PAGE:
4. Kudos to Dave Stewart of the Diamondbacks and Jack Zduriencik of the Mariners for pulling off a significant deal in early June. Both GMs felt the need to do something big to jump-start their teams before it’s too late. Seattle got the power bat it needed in Mark Trumbo.
5. I asked Giants GM Bobby Evans kiddingly about Sandoval and whether he’d trade to get him back since Casey McGehee hasn’t worked out and is back in the minors. “I love Pablo. He’s streaky. You have to be patient with him,” Evans said. I guess that means, no, he wouldn’t trade for him.
6. You can see why Yankees GM Brian Cashman is looking for relief help in front of Dellin Betances and Andrew Miller. Heading into Friday, the two had combined for a 0.50 ERA and 14.7 strikeouts per nine innings. The rest of the Yankees’ bullpen had an ERA of 4.07.
Updates on nine
1. Troy Tulowitzki, SS, Rockies — Chatter has died down on Tulowitzki since he discussed the trade rumors last month. But the feeling around baseball is the Rockies would be crazy not to find a partner before the deadline as it will only get more difficult to deal him as he ages. The Rockies aren’t going anywhere with him, and it may be a couple of years before some of their pitching prospects start to emerge.
2. Tyler Clippard, RHP, Athletics — Clippard is the righthanded reliever several teams will have interest in as the trade deadline approaches. Clippard has been Oakland’s closer in Sean Doolittle’s absence but would make an ideal setup man. Look for the Yankees, Twins, Cardinals, Blue Jays, and others to have interest if the A’s find themselves out of contention.
3. Tommy Layne, LHP, Red Sox — Layne is a lefthander scouts have been eyeing as they evaluate the Red Sox. If the Sox don’t recover, he will be a sought-after commodity. As one AL scout put it, “With lefty relievers, get them while they’re effective. It can be fleeting. Look at [Craig] Breslow. He was a huge part of that 2013 bullpen and now he’s a mopup guy. Layne really comes right at you and battles you.”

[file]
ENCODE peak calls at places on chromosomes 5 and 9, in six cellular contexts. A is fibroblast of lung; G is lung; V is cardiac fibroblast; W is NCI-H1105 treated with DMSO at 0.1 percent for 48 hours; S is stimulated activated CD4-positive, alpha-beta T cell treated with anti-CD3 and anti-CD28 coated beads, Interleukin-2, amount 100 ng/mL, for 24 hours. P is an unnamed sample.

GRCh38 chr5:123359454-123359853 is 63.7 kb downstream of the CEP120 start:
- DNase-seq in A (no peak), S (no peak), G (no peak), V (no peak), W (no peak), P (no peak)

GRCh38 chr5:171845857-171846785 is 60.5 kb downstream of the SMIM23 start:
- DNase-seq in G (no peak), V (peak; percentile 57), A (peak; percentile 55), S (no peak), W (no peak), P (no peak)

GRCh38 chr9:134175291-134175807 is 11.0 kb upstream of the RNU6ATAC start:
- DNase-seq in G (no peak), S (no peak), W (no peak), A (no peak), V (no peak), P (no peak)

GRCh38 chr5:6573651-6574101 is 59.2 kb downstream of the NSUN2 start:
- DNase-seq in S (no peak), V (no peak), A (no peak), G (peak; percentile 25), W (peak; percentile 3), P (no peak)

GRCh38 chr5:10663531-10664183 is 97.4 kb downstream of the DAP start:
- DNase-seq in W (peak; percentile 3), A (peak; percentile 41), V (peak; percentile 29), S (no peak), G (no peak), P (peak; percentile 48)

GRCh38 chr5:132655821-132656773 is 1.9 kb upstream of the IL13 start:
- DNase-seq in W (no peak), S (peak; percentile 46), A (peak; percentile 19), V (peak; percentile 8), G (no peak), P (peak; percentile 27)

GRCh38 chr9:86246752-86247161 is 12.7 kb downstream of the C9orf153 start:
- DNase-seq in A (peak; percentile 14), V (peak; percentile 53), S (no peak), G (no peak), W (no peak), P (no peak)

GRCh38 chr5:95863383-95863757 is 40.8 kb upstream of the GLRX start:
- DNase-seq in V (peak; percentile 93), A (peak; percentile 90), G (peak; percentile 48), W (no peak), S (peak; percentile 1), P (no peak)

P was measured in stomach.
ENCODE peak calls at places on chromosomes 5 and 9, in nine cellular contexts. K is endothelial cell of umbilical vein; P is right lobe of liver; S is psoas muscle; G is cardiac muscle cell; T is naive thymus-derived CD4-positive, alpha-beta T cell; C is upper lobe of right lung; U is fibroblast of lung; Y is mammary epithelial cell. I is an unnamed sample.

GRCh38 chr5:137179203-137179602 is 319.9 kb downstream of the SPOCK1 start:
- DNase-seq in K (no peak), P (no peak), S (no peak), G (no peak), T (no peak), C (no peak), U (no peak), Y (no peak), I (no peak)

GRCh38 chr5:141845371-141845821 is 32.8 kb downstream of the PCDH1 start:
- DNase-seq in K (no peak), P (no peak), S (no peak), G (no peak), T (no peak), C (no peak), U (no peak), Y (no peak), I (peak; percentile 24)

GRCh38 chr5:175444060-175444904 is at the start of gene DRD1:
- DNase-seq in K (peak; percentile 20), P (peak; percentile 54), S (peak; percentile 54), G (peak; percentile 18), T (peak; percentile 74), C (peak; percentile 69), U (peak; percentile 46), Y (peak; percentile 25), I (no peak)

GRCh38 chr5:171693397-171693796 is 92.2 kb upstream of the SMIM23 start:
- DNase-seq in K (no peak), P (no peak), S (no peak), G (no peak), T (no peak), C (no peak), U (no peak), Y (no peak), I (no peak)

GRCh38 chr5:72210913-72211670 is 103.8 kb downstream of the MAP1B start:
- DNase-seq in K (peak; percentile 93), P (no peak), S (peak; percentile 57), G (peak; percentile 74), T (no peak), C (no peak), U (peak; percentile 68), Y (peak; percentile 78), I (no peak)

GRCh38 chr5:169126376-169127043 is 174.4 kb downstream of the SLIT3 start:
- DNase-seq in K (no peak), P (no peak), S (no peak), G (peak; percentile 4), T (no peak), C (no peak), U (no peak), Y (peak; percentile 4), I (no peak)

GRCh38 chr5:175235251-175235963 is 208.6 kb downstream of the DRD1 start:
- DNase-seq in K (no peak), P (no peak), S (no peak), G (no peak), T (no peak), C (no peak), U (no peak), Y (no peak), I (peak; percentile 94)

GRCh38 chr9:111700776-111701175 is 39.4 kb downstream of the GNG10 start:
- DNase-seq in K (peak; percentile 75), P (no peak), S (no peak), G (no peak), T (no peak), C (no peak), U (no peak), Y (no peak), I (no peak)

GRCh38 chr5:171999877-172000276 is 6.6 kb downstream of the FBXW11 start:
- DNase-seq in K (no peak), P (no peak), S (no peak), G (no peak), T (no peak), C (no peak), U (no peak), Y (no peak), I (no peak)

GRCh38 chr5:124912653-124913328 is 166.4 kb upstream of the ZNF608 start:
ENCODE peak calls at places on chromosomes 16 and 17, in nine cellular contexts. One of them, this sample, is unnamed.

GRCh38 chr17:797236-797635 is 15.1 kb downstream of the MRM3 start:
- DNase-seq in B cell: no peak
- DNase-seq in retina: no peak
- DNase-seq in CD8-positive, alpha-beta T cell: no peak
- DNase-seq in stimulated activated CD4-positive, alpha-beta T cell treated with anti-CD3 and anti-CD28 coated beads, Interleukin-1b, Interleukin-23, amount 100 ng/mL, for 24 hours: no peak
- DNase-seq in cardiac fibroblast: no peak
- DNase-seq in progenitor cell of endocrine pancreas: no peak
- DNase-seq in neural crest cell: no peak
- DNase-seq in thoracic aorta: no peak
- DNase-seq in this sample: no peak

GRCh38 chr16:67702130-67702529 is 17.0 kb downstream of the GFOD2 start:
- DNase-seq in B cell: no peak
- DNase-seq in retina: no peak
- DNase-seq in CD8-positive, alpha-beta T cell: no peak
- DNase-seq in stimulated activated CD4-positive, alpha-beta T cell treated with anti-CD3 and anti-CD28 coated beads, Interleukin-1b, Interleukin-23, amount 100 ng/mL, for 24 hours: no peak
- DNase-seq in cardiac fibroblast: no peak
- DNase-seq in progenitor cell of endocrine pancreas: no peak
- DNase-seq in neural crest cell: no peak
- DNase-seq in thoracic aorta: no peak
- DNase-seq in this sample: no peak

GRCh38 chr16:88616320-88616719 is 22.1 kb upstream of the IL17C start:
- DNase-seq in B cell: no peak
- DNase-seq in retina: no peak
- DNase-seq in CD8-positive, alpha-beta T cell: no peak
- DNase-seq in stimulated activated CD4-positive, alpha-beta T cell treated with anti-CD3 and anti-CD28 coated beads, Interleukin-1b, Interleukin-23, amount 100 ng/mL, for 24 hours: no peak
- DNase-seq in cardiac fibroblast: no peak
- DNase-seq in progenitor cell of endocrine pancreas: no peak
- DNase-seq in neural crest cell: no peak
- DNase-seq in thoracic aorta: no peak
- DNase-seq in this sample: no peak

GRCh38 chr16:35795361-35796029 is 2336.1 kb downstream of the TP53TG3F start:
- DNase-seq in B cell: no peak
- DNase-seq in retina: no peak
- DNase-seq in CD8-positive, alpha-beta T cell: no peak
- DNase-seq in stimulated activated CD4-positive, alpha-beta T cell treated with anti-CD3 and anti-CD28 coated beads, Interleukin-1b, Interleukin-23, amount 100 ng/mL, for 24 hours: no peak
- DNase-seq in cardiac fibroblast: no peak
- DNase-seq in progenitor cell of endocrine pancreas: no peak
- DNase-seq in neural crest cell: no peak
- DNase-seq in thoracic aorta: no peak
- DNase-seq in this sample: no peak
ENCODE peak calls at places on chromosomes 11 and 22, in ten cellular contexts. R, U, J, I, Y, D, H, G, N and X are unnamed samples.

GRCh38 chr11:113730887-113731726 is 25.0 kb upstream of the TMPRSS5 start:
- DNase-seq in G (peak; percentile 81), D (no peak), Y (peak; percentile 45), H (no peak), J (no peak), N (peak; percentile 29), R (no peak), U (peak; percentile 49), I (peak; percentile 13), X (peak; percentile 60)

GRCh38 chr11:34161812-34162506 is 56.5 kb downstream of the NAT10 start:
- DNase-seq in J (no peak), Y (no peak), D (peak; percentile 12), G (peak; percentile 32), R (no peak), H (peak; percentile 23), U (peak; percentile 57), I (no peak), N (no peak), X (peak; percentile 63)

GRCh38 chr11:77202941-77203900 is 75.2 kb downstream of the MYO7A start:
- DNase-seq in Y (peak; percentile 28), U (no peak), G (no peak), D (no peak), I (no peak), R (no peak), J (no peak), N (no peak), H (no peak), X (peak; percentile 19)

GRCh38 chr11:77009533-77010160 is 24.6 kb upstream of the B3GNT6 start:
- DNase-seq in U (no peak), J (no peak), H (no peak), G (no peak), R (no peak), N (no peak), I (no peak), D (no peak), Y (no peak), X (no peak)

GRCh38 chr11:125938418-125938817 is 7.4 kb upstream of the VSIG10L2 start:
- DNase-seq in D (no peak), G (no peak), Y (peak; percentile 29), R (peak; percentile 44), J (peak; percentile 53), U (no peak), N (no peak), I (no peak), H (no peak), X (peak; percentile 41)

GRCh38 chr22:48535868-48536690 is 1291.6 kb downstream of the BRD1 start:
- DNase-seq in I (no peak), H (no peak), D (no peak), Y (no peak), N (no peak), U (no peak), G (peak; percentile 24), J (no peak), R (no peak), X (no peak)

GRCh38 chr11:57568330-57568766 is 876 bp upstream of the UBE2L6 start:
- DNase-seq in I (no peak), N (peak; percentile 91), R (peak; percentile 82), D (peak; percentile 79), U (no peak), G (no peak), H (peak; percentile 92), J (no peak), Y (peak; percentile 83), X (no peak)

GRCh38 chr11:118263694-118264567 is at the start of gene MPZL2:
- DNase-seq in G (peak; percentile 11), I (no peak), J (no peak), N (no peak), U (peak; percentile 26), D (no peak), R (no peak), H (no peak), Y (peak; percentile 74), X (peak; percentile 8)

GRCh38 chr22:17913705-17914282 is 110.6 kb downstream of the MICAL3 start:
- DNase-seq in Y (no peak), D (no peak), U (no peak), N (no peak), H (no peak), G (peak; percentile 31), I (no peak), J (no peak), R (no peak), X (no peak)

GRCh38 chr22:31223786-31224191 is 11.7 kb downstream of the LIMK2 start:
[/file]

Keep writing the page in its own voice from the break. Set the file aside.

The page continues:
4. Luis Severino, RHP, Yankees — Scouts are flocking to watch the Yankees’ top pitching prospect in Triple A after a successful Double A run. GM Brian Cashman has said Severino, 21, could find his way to the big leagues before long. And it doesn’t appear Severino could be had in a deal, though the Phillies are scouting him and have him on their wish list in any trade for Cole Hamels.
5. Rafael Soriano, RHP, free agent — New agent Alan Nero said on Friday that the Cardinals, Cubs, and Blue Jays have shown the most interest in Soriano and he would not be surprised to see the veteran reliever sign before Thursday’s workout for interested teams. Soriano dropped agent Scott Boras after growing impatient for a deal to be struck. Soriano wants to be a closer. He would have a chance to be that with the Cubs and Blue Jays.
6. Chase Utley, 2B, Phillies — While Oakland’s Ben Zobrist would be the perfect fit for the Yankees at second base, a less-expensive (in player-acquisition costs) solution might be Utley, who has begun to hit after a slow start. Utley, who would have to OK any deal, was hitting .099 on May 8. Since then, he is 26 for 79 (.329) with an .877 OPS. When Utley went 3 for 4 Tuesday night it pushed his season average over .200 for the first time.
7. Matt Wieters, C, Orioles — Important time for Wieters, who has returned from Tommy John surgery. He hadn’t played since May 10 of last season, when he had gotten off to a very good start offensively — .308 with five homers and 18 RBIs through 26 games. Wieters can be a free agent, so if he has a good and healthy rest of the year, the 29-year-old backstop will do well. It doesn’t appear the Orioles will re-sign him.
8. Jason Grilli, RHP, Braves — Several teams have Grilli as a target near the trade deadline. Teams such as the Red Sox and Yankees have always viewed Grilli as a perfect late-inning reliever who has been willing to take the ball in any role.
9. Chris Tillman, RHP, Orioles — Tillman has gone from a potential ace following 2014 to a liability. He’s definitely pitching coach Dave Wallace’s biggest project. Tillman’s 5.94 ERA is the fourth highest among qualifiers, better than only Jeremy Guthrie, Kyle Lohse, and Kyle Kendrick. A huge problem has been first batters of innings. They have reached 52 percent of the time against Tillman this year, worst in the major leagues.
From the Bill Chuck files — “The first time Pablo Sandoval faces a starter in a game he hits .275, but the second time he drops to .205 and the third time he hits just .189.” . . . Also, “From 2011-14 with the Braves, Craig Kimbrel had a 1.51 ERA, a WHIP of 0.880, and a hits per nine innings rate of 4.8. This year with the Padres, Kimbrel has a 4.50 ERA, a WHIP of 1.400, and a hits per nine innings rate of 9.0.” . . . Happy birthday, Roberto Petagine (44), Jeff Pierce (46), and Heathcliff Slocumb (49).